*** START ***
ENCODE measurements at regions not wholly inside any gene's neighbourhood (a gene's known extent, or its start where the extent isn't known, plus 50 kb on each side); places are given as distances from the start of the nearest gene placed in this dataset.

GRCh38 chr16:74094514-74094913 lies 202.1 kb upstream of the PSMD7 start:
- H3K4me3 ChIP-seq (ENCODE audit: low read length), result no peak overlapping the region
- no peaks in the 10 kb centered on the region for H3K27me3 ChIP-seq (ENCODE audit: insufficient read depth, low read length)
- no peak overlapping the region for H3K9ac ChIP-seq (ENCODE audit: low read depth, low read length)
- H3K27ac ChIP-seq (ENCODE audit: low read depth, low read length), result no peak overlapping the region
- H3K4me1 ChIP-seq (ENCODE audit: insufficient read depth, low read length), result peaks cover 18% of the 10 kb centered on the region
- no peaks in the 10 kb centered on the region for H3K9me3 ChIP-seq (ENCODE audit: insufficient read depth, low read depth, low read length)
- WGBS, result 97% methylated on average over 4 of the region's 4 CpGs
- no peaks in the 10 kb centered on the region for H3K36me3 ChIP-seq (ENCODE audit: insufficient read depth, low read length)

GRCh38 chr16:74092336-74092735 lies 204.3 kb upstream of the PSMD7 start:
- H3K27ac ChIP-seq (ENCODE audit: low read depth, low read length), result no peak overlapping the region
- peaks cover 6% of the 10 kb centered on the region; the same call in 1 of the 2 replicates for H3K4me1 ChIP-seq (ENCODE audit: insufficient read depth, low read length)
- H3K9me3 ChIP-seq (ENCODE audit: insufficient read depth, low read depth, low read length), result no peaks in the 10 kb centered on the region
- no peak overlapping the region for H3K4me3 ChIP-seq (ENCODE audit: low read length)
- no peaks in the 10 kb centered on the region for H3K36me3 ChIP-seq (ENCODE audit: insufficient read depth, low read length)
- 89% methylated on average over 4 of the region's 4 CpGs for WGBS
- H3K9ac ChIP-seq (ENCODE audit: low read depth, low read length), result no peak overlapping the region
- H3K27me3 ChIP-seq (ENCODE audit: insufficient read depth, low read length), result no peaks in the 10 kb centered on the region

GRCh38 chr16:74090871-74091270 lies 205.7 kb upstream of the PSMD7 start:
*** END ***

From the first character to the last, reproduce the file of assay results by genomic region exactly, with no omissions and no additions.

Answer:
ENCODE measurements at regions not wholly inside any gene's neighbourhood (a gene's known extent, or its start where the extent isn't known, plus 50 kb on each side); places are given as distances from the start of the nearest gene placed in this dataset.

GRCh38 chr16:74094514-74094913 lies 202.1 kb upstream of the PSMD7 start:
- H3K4me3 ChIP-seq (ENCODE audit: low read length), result no peak overlapping the region
- no peaks in the 10 kb centered on the region for H3K27me3 ChIP-seq (ENCODE audit: insufficient read depth, low read length)
- no peak overlapping the region for H3K9ac ChIP-seq (ENCODE audit: low read depth, low read length)
- H3K27ac ChIP-seq (ENCODE audit: low read depth, low read length), result no peak overlapping the region
- H3K4me1 ChIP-seq (ENCODE audit: insufficient read depth, low read length), result peaks cover 18% of the 10 kb centered on the region
- no peaks in the 10 kb centered on the region for H3K9me3 ChIP-seq (ENCODE audit: insufficient read depth, low read depth, low read length)
- WGBS, result 97% methylated on average over 4 of the region's 4 CpGs
- no peaks in the 10 kb centered on the region for H3K36me3 ChIP-seq (ENCODE audit: insufficient read depth, low read length)

GRCh38 chr16:74092336-74092735 lies 204.3 kb upstream of the PSMD7 start:
- H3K27ac ChIP-seq (ENCODE audit: low read depth, low read length), result no peak overlapping the region
- peaks cover 6% of the 10 kb centered on the region; the same call in 1 of the 2 replicates for H3K4me1 ChIP-seq (ENCODE audit: insufficient read depth, low read length)
- H3K9me3 ChIP-seq (ENCODE audit: insufficient read depth, low read depth, low read length), result no peaks in the 10 kb centered on the region
- no peak overlapping the region for H3K4me3 ChIP-seq (ENCODE audit: low read length)
- no peaks in the 10 kb centered on the region for H3K36me3 ChIP-seq (ENCODE audit: insufficient read depth, low read length)
- 89% methylated on average over 4 of the region's 4 CpGs for WGBS
- H3K9ac ChIP-seq (ENCODE audit: low read depth, low read length), result no peak overlapping the region
- H3K27me3 ChIP-seq (ENCODE audit: insufficient read depth, low read length), result no peaks in the 10 kb centered on the region

GRCh38 chr16:74090871-74091270 lies 205.7 kb upstream of the PSMD7 start: